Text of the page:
"A man walks into a talent agency..."
Comedians don't tell jokes. A proper joke seldom fits the format and atmosphere of stand-up comedy, and jokes end as soon as the audience knows the punchline.
One joke prevails over all others, however: The Aristocrats
, a joke comedians keep back to tell each other (or themselves, as a warm-up act). The details of the joke change with every telling (and who tells it), but the basic structure remains the same no matter what:
1) A family act goes in to see a talent agent. While the agent doesn't want to hear them out (because he considers family acts too cute), the father finally convinces him to give them a chance.
2) The comedian telling the joke describes the family's act in as much detail as they prefer. Sometimes, the father tells the agent a blow-by-blow description of the act, while other times, the family performs it live for the agent. The act always
involves the family performing shocking, heinous, risque, and possibly even illegal acts.
3) At the completion of the description, the shocked agent can only ask what the family calls their act. The father proudly replies, "The Aristocrats!"
In the past, the joke served as a form of satire about the upper class, but that take doesn't really apply these days
; in modern times, it's not particularly funny as a joke anymore (since it's essentially a Shaggy Dog Story
with a weak bit of irony as the punchline). The real point of the joke these days involves the description of the act itself: anyone who tells the joke must cross the line as many times
and in as many directions as humanly possible. Most comedians traditionally invent the act on the spot as they tell the joke, which turns it into an improv comedy exercise. Standard ingredients for the description of the act include incest, paedophilia, rape, death, coprophilia and urophilia note
, bodily fluids, bestiality, and pretty much every vile sex act and fetish one can think of — and every horrific act of violence, depravity, and otherwise immoral human behavior that nobody wants
to think of.
A variation upon the joke leaves the act completely tame, but gives it a shockingly disgusting name.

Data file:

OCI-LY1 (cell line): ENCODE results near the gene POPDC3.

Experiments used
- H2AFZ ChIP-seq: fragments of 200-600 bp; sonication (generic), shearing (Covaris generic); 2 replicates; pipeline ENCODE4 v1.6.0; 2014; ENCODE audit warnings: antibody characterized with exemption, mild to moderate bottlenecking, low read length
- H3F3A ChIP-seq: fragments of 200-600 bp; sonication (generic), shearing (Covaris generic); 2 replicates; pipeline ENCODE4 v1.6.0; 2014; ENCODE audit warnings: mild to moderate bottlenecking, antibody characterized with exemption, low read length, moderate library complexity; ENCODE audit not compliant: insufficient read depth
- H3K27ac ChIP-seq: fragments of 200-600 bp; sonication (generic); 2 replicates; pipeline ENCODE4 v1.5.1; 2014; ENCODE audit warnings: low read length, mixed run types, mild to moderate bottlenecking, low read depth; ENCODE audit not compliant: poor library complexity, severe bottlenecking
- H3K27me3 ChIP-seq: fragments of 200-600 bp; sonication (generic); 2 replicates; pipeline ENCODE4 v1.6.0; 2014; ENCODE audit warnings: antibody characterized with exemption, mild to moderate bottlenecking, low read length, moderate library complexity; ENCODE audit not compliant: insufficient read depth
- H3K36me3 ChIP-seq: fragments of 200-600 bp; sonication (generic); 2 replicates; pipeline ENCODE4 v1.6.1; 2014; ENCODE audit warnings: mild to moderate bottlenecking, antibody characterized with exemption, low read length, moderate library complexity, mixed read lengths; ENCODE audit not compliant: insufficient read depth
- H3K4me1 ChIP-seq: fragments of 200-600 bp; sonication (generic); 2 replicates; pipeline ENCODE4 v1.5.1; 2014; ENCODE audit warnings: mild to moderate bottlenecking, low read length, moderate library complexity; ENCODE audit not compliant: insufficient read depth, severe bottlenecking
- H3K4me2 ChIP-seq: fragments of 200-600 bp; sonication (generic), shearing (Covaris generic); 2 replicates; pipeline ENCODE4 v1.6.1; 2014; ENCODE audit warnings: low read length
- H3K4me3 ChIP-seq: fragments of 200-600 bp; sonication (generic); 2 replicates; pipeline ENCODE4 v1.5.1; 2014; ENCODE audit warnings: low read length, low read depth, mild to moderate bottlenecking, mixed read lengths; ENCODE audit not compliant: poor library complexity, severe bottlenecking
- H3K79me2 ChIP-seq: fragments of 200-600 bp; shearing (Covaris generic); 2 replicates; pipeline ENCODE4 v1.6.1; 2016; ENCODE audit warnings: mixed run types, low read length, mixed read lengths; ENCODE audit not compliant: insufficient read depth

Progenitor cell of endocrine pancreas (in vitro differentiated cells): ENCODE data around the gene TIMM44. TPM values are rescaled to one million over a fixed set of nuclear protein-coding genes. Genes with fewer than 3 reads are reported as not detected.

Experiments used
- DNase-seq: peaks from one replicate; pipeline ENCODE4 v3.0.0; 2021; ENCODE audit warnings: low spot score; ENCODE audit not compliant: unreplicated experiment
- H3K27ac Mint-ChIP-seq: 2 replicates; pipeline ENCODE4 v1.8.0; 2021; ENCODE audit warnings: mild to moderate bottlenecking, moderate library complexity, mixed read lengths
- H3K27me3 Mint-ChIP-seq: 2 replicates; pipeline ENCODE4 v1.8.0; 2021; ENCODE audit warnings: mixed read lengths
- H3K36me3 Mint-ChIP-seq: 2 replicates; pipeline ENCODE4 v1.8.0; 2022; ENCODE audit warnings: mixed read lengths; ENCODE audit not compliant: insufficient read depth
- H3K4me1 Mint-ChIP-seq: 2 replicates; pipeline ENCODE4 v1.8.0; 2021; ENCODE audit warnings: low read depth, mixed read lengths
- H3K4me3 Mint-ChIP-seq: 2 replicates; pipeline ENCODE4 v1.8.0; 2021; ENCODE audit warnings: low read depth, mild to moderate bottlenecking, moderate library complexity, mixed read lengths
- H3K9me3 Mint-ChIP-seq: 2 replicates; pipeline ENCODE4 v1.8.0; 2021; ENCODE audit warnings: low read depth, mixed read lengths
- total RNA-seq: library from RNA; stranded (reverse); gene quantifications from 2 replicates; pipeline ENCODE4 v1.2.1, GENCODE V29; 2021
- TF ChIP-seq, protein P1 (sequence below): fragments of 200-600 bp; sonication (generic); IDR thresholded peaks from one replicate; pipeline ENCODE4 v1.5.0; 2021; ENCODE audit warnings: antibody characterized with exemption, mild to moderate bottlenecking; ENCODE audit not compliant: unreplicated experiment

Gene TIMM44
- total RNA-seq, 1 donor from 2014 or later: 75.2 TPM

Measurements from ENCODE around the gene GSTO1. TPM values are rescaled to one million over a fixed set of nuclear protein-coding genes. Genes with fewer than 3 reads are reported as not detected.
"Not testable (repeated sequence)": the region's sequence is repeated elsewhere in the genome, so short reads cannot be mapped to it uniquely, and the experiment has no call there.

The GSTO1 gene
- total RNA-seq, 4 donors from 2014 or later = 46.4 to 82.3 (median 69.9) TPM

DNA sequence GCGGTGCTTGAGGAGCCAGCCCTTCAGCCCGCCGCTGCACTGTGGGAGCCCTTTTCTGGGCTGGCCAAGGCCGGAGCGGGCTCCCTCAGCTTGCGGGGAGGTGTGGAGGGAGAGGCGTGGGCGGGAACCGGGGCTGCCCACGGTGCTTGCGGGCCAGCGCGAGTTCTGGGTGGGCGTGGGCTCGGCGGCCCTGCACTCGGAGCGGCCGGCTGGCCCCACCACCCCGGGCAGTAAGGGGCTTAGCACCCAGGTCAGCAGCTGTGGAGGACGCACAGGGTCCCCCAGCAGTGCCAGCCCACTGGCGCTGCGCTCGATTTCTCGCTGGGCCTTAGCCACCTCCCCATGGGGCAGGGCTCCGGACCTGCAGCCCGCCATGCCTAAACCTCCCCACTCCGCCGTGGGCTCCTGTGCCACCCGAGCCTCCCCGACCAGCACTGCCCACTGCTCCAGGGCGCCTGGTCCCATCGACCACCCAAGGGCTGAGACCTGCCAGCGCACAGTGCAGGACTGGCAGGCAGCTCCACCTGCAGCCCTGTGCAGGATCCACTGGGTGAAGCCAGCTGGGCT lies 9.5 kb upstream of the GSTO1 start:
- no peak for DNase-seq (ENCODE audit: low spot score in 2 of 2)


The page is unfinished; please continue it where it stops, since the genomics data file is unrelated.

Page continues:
There is also a documentary for the jokes released in 2005.
Do not confuse with The Aristocats
We call it: The Tropes!
Different variations of this joke:
- The ones in the movie.
- That Guy with the Glasses did a nifty version, you can check it out.
- Natalie Portman made an intentionally lame attempt at this joke on Saturday Night Live. Considering this is the same episode as her infamous rap video, one can't help but wonder what it would be like if she really gave it a go.
- In "Beach Games," The Office's penultimate third season episode, Dwight attempts to tell this joke in what is more or less a Funny Background Event - since the audience's focus is on Pam doing the coal walk - in order to win Michael's job. He also completely misses the point of what makes the joke funny. (Which is why it's so hilarious to the viewer.)
And the talent agent says, "Describe your act." And the man says something really, really raunchy. And the town representative says, "What do you call yourselves?" And the man says, "The Aristocrats." (awkward silence) ...I mean truly repulsive acts.
- Brian Berris subverts this trope. In his version, the act is incredibly tame and standard and the punch line is altered.
- Hellsing Ultimate Abridged: When Abraham Van Hellsing confronts Alucard about his many, many atrocities, Alucard responds with this.
Sir Hellsing: Vampire King... You lay upon the blood soaked death of your ruined land, castles plundered, dominions in ruin, servants destroyed, all to end the hellfire with which you sought to cover the world. A bloody conquest having consumed hundreds of thousands, countless villages razed to the ground, and over twenty thousand impaled and prostrated by you and you alone, to strike horror into the hearts of mortal men! WHAT SAY YOU!? MONSTER! DEMON! DEVIL CONCEIVED BY THE BLEAKEST WOMB! WHAT SAY YOU NOW!?
Alucard: ...The Aristocrats...
- raocow, after completing an extremely hard and sadistic level in A Super Mario Thing, ends the level by declaring "The Aristocrats!"
- In a short gag strip in GastroPhobia, we see Gastro finishing telling the joke to a very angry Phobia. In the last panel we see Klepto bandaging Phobia's hand.
Klepto: Gastro, look at what you did to your poor mother's spanking hand!
- Namedropped in Robert Bloch's 1976 short story "Crook of the Month" regarding the latest quickie crime novel the main character is ghostwriting.
"... I like that hero of yours, Lance Pustule. And having him murder his parents at the age of eight—it's going to win a lot of reader sympathy, because everybody has a kindly feeling for orphans."
"That scene where he's raped by his grandmother is terrific! And all those killings and tortures he uses to get control of the television network—you really tell it like it is! The drugs and violence and kinky sex are dynamite. By the way, what's the title of the book?"
! (Pause) ...So how much for season tickets?